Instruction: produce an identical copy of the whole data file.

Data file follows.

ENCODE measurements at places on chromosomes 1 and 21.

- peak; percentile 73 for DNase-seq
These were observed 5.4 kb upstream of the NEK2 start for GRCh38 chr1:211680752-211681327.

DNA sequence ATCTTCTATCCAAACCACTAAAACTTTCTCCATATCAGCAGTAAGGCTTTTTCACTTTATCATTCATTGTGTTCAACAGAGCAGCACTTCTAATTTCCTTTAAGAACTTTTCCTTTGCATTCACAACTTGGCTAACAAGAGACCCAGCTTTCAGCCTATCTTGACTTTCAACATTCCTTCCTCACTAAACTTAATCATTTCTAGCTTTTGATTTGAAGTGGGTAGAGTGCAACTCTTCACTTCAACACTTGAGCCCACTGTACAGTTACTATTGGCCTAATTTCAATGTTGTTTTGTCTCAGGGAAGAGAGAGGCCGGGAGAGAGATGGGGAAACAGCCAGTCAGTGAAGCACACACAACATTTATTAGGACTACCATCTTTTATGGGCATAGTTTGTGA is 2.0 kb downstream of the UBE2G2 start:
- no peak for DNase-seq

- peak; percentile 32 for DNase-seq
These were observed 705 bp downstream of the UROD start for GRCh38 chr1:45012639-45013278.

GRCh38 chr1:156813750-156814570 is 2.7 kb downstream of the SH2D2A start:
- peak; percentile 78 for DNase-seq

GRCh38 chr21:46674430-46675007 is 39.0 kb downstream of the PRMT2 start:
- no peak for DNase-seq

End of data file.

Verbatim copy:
ENCODE measurements at places on chromosomes 1 and 21.

- peak; percentile 73 for DNase-seq
These were observed 5.4 kb upstream of the NEK2 start for GRCh38 chr1:211680752-211681327.

DNA sequence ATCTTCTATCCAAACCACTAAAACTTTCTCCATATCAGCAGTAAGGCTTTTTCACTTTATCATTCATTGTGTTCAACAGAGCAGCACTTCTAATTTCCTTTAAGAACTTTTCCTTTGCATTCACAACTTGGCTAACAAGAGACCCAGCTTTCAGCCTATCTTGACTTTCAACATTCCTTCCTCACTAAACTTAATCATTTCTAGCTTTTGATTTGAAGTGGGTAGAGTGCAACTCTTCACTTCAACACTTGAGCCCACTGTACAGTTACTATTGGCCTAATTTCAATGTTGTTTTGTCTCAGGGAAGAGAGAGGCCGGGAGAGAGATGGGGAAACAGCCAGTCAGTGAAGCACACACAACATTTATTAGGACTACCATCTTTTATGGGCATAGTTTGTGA is 2.0 kb downstream of the UBE2G2 start:
- no peak for DNase-seq

- peak; percentile 32 for DNase-seq
These were observed 705 bp downstream of the UROD start for GRCh38 chr1:45012639-45013278.

GRCh38 chr1:156813750-156814570 is 2.7 kb downstream of the SH2D2A start:
- peak; percentile 78 for DNase-seq

GRCh38 chr21:46674430-46675007 is 39.0 kb downstream of the PRMT2 start:
- no peak for DNase-seq